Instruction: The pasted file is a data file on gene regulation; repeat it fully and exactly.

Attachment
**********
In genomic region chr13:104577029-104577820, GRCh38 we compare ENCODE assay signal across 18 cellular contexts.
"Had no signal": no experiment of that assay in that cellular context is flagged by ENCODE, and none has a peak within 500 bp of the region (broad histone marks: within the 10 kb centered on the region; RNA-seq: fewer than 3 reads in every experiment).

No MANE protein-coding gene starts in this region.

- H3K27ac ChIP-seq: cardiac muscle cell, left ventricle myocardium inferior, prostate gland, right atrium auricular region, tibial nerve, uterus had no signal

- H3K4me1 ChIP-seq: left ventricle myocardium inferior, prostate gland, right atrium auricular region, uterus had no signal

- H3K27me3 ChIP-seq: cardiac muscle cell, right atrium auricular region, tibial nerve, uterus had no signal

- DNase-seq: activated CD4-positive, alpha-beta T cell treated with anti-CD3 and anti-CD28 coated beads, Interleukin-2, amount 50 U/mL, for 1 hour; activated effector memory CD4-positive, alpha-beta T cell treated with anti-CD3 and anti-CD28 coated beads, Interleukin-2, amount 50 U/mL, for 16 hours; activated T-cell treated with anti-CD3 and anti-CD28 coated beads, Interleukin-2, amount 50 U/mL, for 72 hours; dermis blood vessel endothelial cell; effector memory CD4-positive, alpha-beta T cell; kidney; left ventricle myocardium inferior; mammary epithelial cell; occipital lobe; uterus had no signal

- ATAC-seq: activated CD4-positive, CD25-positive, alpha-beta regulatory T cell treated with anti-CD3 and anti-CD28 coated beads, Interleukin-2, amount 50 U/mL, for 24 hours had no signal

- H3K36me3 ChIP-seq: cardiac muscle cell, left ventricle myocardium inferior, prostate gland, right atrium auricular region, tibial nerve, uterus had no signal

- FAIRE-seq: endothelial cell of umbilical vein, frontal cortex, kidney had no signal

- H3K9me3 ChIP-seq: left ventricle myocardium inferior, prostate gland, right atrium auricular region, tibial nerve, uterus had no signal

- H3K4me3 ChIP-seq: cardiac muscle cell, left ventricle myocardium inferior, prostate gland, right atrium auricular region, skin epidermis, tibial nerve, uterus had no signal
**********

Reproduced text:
In genomic region chr13:104577029-104577820, GRCh38 we compare ENCODE assay signal across 18 cellular contexts.
"Had no signal": no experiment of that assay in that cellular context is flagged by ENCODE, and none has a peak within 500 bp of the region (broad histone marks: within the 10 kb centered on the region; RNA-seq: fewer than 3 reads in every experiment).

No MANE protein-coding gene starts in this region.

- H3K27ac ChIP-seq: cardiac muscle cell, left ventricle myocardium inferior, prostate gland, right atrium auricular region, tibial nerve, uterus had no signal

- H3K4me1 ChIP-seq: left ventricle myocardium inferior, prostate gland, right atrium auricular region, uterus had no signal

- H3K27me3 ChIP-seq: cardiac muscle cell, right atrium auricular region, tibial nerve, uterus had no signal

- DNase-seq: activated CD4-positive, alpha-beta T cell treated with anti-CD3 and anti-CD28 coated beads, Interleukin-2, amount 50 U/mL, for 1 hour; activated effector memory CD4-positive, alpha-beta T cell treated with anti-CD3 and anti-CD28 coated beads, Interleukin-2, amount 50 U/mL, for 16 hours; activated T-cell treated with anti-CD3 and anti-CD28 coated beads, Interleukin-2, amount 50 U/mL, for 72 hours; dermis blood vessel endothelial cell; effector memory CD4-positive, alpha-beta T cell; kidney; left ventricle myocardium inferior; mammary epithelial cell; occipital lobe; uterus had no signal

- ATAC-seq: activated CD4-positive, CD25-positive, alpha-beta regulatory T cell treated with anti-CD3 and anti-CD28 coated beads, Interleukin-2, amount 50 U/mL, for 24 hours had no signal

- H3K36me3 ChIP-seq: cardiac muscle cell, left ventricle myocardium inferior, prostate gland, right atrium auricular region, tibial nerve, uterus had no signal

- FAIRE-seq: endothelial cell of umbilical vein, frontal cortex, kidney had no signal

- H3K9me3 ChIP-seq: left ventricle myocardium inferior, prostate gland, right atrium auricular region, tibial nerve, uterus had no signal

- H3K4me3 ChIP-seq: cardiac muscle cell, left ventricle myocardium inferior, prostate gland, right atrium auricular region, skin epidermis, tibial nerve, uterus had no signal